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THE CUTTING EDGE

Monday July 22 2019

DEGREE CRAZE: Plain-speaking Education Cabinet Secretary George Magoha ruffled feathers when he decried the lack of plumbers and other handy technicians in his home village in Siaya County, blaming this on the increased craze for university degrees among Kenyans, notes Dennis Kwendo. Ironically, Dennis adds, most of the graduates can’t even get jobs unless they are well connected or through other dubious ways. The obsession with papers, he believes, could be drastically reduced by enabling more Kenyans to enrol for technical degree courses by lowering the minimum admission grade from the C+ used by the public universities for many years. His contact is [email protected].

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NHIF AMBIGUITY: The contributors to the National Hospital Insurance Fund have a right to full disclosure on what they are entitled to, says Sam Vohya, accusing the agency of holding back vital information. NHIF members are, for instance, told they can get dental services using their cards in the listed hospitals but end up having to pay for them. Sam, who contributes Sh500 monthly, recently went to the Coast General Hospital, Mombasa, and was rudely turned back by the staff, who said that only the members who are civil servants qualify for dental care. His contact is [email protected]

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A HOLIDAYING NATION: United States-based Kenyan Sam Chege says he landed in Paris on Sunday, July 14, and was welcomed by a spectacular display of fireworks as his hosts, the French, proudly celebrated their National Day in their national capital and, of course, elsewhere in the western European country. And the next day, adds Prof Chege, writing from his base in Kansas, he was surprised to see almost everyone so happily going back to work. “In Kenya, whenever a national holiday falls on a Sunday, then that Monday automatically becomes a public holiday, too.” He quips: “That may just be another of our peculiar habits as Kenyans.” His contact is [email protected]

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DRUG LORDS' LOW: The recent jailing for life in the United States of notorious Mexican drug lord Joaquin Guzman Loera aka el Chapo is a mighty blow to his network and a warning to other kingpins and traffickers, says Misheck Wambu. He wishes the Kenyan Judiciary could take a leaf from its American counterpart on how to fight the merchants of death. The war must be waged from all fronts to ensure that not a single merchant walks scot-free on flimsy grounds, he says. “The wheels of justice must roll to end the drug trafficking trade.” His contact is [email protected]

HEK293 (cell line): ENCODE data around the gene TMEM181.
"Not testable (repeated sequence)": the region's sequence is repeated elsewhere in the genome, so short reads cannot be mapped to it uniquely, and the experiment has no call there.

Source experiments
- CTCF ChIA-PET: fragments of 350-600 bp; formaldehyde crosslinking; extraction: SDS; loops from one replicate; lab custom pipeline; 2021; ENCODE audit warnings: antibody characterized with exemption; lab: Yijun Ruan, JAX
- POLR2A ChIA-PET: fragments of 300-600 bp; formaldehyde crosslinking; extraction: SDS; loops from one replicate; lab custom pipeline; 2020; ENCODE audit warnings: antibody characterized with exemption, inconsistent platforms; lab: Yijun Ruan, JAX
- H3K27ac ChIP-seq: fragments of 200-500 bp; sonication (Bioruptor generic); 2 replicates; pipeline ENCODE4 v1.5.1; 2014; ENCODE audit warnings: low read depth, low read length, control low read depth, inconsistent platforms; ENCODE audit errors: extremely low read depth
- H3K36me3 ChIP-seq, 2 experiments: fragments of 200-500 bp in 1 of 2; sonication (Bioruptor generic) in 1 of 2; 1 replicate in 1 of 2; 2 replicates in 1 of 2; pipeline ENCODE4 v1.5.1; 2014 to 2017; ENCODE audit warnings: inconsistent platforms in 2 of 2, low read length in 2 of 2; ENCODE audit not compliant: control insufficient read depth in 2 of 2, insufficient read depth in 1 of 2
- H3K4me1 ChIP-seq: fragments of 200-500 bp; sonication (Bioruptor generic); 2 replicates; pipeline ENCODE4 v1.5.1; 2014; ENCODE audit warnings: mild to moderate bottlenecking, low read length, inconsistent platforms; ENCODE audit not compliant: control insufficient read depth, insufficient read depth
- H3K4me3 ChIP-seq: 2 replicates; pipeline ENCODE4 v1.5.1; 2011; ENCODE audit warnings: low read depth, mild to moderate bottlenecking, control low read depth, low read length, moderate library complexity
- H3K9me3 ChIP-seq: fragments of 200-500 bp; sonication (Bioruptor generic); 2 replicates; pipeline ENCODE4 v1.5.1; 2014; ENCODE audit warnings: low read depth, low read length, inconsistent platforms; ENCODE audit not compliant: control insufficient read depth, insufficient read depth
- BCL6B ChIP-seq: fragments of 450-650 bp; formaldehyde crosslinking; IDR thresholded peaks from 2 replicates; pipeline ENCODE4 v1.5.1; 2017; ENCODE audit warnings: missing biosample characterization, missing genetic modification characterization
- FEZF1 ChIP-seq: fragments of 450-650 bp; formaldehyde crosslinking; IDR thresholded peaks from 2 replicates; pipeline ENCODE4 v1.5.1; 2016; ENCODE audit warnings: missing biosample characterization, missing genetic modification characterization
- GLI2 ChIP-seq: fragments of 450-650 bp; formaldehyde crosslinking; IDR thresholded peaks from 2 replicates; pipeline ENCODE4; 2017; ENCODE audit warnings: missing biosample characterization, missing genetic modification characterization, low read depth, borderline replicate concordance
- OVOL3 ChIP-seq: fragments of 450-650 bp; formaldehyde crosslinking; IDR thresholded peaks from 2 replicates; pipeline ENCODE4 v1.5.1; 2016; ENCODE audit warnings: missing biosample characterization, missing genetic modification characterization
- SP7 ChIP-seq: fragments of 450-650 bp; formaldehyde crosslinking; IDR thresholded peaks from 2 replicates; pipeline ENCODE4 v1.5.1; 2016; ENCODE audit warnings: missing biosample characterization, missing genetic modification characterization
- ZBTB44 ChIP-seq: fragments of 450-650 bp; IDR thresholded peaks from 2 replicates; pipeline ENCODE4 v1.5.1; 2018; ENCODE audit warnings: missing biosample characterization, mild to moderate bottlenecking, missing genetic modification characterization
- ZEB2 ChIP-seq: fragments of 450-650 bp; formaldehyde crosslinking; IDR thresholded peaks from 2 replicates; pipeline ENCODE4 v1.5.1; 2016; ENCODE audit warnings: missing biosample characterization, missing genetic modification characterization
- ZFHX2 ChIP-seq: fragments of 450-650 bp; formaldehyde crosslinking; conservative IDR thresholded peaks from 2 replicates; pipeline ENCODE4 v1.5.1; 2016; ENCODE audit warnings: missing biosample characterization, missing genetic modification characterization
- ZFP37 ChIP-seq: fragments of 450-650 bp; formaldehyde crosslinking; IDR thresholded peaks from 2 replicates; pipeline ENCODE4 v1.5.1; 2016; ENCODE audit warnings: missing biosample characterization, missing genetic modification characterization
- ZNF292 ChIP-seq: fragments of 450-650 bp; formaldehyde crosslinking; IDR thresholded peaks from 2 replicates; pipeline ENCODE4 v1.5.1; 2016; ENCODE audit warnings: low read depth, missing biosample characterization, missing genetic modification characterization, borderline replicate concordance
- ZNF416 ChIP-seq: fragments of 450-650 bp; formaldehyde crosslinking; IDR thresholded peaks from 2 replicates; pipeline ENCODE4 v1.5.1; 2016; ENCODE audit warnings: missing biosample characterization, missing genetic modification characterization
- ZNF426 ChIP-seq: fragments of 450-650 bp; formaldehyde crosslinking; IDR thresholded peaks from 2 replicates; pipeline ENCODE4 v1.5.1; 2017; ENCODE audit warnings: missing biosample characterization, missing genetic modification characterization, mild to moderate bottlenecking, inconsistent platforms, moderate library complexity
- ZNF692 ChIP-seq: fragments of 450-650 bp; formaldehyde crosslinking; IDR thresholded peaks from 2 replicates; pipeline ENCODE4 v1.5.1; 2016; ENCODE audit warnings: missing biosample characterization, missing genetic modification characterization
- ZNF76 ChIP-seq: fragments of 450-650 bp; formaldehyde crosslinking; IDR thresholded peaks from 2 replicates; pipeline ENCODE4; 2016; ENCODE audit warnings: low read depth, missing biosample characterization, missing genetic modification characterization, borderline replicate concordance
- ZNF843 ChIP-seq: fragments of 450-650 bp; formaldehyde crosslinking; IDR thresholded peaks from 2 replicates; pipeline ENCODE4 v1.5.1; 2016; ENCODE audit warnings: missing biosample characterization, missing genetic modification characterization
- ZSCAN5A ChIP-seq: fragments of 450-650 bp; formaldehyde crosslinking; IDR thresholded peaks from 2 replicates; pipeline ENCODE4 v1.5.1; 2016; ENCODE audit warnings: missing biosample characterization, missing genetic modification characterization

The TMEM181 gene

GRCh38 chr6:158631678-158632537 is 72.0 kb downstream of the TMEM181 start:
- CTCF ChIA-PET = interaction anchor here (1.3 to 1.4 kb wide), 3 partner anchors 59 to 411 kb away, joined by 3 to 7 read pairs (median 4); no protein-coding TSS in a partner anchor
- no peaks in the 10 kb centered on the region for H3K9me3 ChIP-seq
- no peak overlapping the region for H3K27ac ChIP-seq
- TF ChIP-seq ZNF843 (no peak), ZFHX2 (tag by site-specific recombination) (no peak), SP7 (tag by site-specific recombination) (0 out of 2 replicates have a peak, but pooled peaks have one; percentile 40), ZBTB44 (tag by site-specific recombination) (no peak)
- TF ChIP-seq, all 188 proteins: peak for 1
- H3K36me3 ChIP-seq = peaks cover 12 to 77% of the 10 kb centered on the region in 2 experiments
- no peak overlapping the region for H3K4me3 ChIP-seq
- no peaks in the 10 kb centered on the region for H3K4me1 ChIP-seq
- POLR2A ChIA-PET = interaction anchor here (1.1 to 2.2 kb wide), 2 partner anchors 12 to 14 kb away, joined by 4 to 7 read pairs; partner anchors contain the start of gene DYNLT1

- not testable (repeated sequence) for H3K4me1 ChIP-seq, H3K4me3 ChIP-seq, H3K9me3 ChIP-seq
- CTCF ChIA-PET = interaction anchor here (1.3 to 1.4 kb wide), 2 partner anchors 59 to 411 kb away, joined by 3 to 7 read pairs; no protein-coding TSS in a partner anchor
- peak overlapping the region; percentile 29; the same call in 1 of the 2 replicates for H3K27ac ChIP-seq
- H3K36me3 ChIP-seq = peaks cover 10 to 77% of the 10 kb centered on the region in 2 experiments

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DOGGED INEFFICIENCY: Some months ago, Ros Hechle says, her husband went to the Dog Pound in Nairobi seeking to license the family’s two dogs. As no metal tags were available, he was given a piece of paper. But there was more drama to come. “The other day, he was phoned by the Dog Pound staff, who asked him if they could come and inspect our dogs and premises. We said no problem and ... wait for it: The woman said they had no vehicle, and my husband told her it was not his job to collect her and suggested that she should to wait until the governor provides them with one. We are still waiting.” Her contact is [email protected]

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MISSING MARWA: Where is Nelson Marwa? asks Joe Ngige Mungai of the Labour Principal Secretary, a man who made his name in Mombasa initially as the county commissioner and regional co-ordinator. Says Joe: “I always admired the zeal, commitment and dedication of Mr Marwa, when he was the Coast regional co-ordinator. When he sneezed, the mean and mighty caught a cold. Terrorist and criminal gangs knew that, with him around, they were living on borrowed time. Keeping him in some office is not good for anyone. He belongs out here.” His contact is [email protected]

Have a vibrant day, won’t you!